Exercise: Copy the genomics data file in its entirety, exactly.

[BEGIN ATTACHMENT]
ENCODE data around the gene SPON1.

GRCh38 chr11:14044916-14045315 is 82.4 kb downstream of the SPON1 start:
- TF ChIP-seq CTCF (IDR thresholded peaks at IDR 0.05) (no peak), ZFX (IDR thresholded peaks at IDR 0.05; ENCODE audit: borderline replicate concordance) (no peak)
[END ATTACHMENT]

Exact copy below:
ENCODE data around the gene SPON1.

GRCh38 chr11:14044916-14045315 is 82.4 kb downstream of the SPON1 start:
- TF ChIP-seq CTCF (IDR thresholded peaks at IDR 0.05) (no peak), ZFX (IDR thresholded peaks at IDR 0.05; ENCODE audit: borderline replicate concordance) (no peak)